The Hamas-run territory’s health ministry said at least a dozen people were killed at a hospital in northern Gaza on Monday. NPR wasn’t able to verify casualties at the hospital.
In a statement, the army claimed to have taken gunfire from inside the building. The statement sent to NPR says that there were no shells fired toward the hospital.
Israel, which claims hospitals are being used as Hamas control posts, has faced international criticism for the strikes on medical facilities there.
Jordan says it is sending a field hospital to Gaza to replace those damaged or destroyed by Israeli airstrikes. Palestinian officials said it would be the first field hospital to arrive since the beginning of the war began last month.
Also, in a statement on Sunday, United Nations Secretary-General António Guterres said he was “deeply shocked” at Saturday’s killing of “dozens of people — many women and children” at two schools run by UNRWA, the U.N. refugee agency that oversees Palestinians. At least one of the schools was being used as a shelter by civilians in Gaza, the U.N. says.
Up First Briefing: Remembering Rosalynn Carter; Sam Altman heads to Microsoft (with a comment by Sheldon D.C. Carter)
Thank you for a good morning. You’re reading the Up First newsletter. Subscribe here to get it delivered to your inbox, and listen to the Up First podcast for all the news you need to start your day.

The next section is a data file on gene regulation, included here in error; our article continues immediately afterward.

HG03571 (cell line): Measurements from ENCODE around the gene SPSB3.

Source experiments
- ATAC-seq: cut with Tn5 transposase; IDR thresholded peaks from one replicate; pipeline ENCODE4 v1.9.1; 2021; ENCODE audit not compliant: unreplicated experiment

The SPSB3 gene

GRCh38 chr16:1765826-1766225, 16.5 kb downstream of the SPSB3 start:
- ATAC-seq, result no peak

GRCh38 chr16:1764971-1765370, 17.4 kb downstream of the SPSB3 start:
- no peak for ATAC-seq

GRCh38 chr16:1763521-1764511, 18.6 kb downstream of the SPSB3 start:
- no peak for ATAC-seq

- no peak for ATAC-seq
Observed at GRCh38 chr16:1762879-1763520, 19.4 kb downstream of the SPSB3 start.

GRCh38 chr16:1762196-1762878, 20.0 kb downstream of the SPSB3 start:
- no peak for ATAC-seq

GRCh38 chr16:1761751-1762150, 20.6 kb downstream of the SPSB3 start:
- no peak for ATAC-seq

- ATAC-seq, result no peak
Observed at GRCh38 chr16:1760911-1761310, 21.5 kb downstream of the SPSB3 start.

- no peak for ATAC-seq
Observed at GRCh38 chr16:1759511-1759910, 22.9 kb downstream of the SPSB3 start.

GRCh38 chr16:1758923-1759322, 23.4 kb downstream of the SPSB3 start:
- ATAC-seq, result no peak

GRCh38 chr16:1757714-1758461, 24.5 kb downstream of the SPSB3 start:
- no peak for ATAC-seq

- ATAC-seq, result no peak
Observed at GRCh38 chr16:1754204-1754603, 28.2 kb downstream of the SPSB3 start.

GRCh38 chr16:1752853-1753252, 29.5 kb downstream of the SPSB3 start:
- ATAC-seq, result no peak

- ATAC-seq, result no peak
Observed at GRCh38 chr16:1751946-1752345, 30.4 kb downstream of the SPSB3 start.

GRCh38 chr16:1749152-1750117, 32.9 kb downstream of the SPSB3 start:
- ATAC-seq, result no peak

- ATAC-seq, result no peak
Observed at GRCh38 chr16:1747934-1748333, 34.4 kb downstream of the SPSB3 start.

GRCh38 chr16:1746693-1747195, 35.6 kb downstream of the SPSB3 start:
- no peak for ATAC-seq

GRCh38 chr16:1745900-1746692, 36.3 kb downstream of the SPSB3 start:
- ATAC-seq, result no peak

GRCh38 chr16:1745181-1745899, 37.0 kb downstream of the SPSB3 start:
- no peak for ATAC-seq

Former first lady Rosalynn Carter died yesterday at her home in Plains, Georgia. She was 96 years old. Carter, who was sometimes called the Steel Magnolia, is remembered for a lifetime spent as a mental health advocate and humanitarian. Former president Jimmy Carter is 99 years old and has been in hospice care since February.
Milei was overwhelmingly voted as the country’s next president. The far-right populist beat Argentina’s economy minister Sergio Massa in a runoff election. Milei’s style has drawn comparisons to former U.S. president Donald Trump.
Source: Up First briefing: Remembering Rosalynn Carter; [Sam Altman heads to Microsoft](https://lostobject.org/2023/11/20/the-first-briefings-were-rememberingrosalyn-carter-and-sam-altman-heading-to-microsoft/)
OpenAI’s Sam Altman: The Open AI Guy Who Made the Most Mistaken Sense Of His Past, and His Contribution To OpenAI
OpenAI co-founder and influential creator. Sam will lead Microsoft’s artificial intelligence team. The announcement comes after Altman was abruptly ousted from OpenAI by its board of directors over an apparent rift over balancing AI safety with the push to release new tools.
Billy Porter is the first openly gay man to win an award. He also has several awards under his belt. He was told that his queerness was a liability when he first came to prominence. The artist sings on his own terms for the new album.
Hamas attacked Israel on Oct. 7 when artist Ziva Jelin was living in Kibbutz Be’eri. When her family was evacuated to the Dead Sea, her artwork wasn’t a priority. Her work is on display at the Israel Museum in Jerusalem.